Page last updated at 16:28 GMT, Friday, 4 September 2009 17:28 UK

Google trick tracks extinctions

By Judith Burns
Science and Environment Producer BBC News

large blue butterfly (David Simcox/CEH)
The large blue butterfly faced extinction when the ant it feeds on began dying off

Google's algorithm for ranking web pages can be adapted to determine which species are critical for sustaining ecosystems, say researchers.

According to a paper in PLoS Computational Biology, "PageRank" can be applied to the study of food webs.

These are the complex networks of who eats whom in an ecosystem.

The scientists say their version of PageRank could be a simple way of working out which extinctions would lead to ecosystem collapse.

Every species is embedded in a complex network of relationships with others. So a single extinction can cascade into the loss of seemingly unrelated species.

Investigating when this might happen using more conventional methods is complicated as even in simple ecosystems, the number of combinations exceeds the number of atoms in the universe. So it would be impossible to try them all.

Co-author Dr Stefano Allesina realised he could apply PageRank to the problem when he stumbled across an article in a journal of applied mathematics describing the Google algorithm.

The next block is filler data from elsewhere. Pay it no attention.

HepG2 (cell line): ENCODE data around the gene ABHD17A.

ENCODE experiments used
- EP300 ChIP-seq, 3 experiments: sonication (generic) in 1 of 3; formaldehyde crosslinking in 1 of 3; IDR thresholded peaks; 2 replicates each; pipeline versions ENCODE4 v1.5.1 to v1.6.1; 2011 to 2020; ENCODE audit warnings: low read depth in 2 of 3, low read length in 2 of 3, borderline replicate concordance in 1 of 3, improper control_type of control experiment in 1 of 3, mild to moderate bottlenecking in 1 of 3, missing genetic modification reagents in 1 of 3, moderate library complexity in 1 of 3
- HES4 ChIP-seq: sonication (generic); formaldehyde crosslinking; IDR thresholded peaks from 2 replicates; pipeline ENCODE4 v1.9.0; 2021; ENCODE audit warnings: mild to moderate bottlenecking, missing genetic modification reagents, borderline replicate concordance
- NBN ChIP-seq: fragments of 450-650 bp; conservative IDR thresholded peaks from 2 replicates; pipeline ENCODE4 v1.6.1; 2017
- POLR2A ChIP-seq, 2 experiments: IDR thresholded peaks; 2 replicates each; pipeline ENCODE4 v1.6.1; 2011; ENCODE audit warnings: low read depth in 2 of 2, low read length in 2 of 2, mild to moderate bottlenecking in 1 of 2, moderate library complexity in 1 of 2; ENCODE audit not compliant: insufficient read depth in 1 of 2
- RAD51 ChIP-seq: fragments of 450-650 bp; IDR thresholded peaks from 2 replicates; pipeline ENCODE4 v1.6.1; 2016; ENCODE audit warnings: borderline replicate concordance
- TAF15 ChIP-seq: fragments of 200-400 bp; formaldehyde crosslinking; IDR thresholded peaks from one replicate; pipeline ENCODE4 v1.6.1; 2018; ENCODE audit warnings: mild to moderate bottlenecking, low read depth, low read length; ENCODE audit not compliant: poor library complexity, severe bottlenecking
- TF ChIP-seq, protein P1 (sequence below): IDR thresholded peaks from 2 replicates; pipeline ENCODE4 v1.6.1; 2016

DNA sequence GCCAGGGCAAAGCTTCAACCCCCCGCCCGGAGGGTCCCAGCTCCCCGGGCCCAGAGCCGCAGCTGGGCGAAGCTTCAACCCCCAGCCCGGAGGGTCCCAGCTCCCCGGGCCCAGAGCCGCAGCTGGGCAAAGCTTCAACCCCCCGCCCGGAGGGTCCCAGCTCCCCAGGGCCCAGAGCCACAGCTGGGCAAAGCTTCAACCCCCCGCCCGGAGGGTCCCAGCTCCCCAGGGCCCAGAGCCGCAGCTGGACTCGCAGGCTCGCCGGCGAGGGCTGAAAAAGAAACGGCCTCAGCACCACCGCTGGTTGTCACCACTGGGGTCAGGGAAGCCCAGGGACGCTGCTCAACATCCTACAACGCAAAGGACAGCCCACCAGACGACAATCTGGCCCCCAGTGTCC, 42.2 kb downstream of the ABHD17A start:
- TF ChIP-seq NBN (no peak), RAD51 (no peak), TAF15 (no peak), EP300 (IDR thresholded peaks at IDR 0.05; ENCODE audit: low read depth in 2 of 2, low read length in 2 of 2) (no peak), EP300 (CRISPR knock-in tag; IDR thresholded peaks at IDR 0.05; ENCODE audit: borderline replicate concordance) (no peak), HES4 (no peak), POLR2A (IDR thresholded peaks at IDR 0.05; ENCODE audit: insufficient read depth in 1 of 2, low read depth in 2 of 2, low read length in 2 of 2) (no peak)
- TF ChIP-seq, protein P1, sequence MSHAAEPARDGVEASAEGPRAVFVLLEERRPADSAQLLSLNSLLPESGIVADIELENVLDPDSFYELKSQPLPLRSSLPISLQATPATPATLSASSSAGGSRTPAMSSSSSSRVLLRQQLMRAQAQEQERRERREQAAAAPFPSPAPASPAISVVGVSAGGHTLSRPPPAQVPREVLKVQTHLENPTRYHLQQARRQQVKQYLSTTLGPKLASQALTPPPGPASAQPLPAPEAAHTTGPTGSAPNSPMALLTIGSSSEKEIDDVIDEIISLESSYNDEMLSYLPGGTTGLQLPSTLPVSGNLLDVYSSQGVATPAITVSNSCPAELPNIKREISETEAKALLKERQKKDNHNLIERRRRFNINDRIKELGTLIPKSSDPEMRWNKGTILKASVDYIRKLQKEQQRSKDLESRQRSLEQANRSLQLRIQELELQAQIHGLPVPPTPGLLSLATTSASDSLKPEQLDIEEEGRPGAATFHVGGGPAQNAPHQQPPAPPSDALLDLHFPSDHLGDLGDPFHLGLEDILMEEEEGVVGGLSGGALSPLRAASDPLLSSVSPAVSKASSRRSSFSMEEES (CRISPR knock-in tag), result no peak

The researchers say they had to make minor changes to it to adapt it for ecology.

Dr Allesina, of the University of Chicago's department of ecology and Evolution, told BBC News: "First of all we had to reverse the definition of the algorithm.

"In PageRank, a web page is important if important pages point to it. In our approach a species is important if it points to important species."

Cyclical element

They also had to design in a cyclical element into the food web system in order to make it applicable to the algorithm.

They did this by including what Dr Allesina terms the "detritus pool". He said: "When an organism dies it goes into the detritus pool and in turn gets cycled back into the food web through the primary producers, the plants.

"Each species points to the detritus and the detritus points only to the plants. This makes the web circular and therefore leads to the application of the algorithm."

Dr Allesina and co-author Dr Mercedes Pascual of University of Michigan have tested their method against published food webs, using it to rank species according to the damage they would cause if they were removed from the ecosystem.

They also tested algorithms already in use in computational biology to find a solution to the same problem.

They found that PageRank gave them exactly the same solution as these much more complicated algorithms.

Dr Glyn Davies, director of programmes at WWF-UK, welcomed the work. He said: "As the rate of species extinction increases, conservation organisations strive to build political support for maintaining healthy and productive ecosystems which hold a full complement of species.

"Any research that strengthens our understanding of the complex web of ecological processes that bind us all is welcome."

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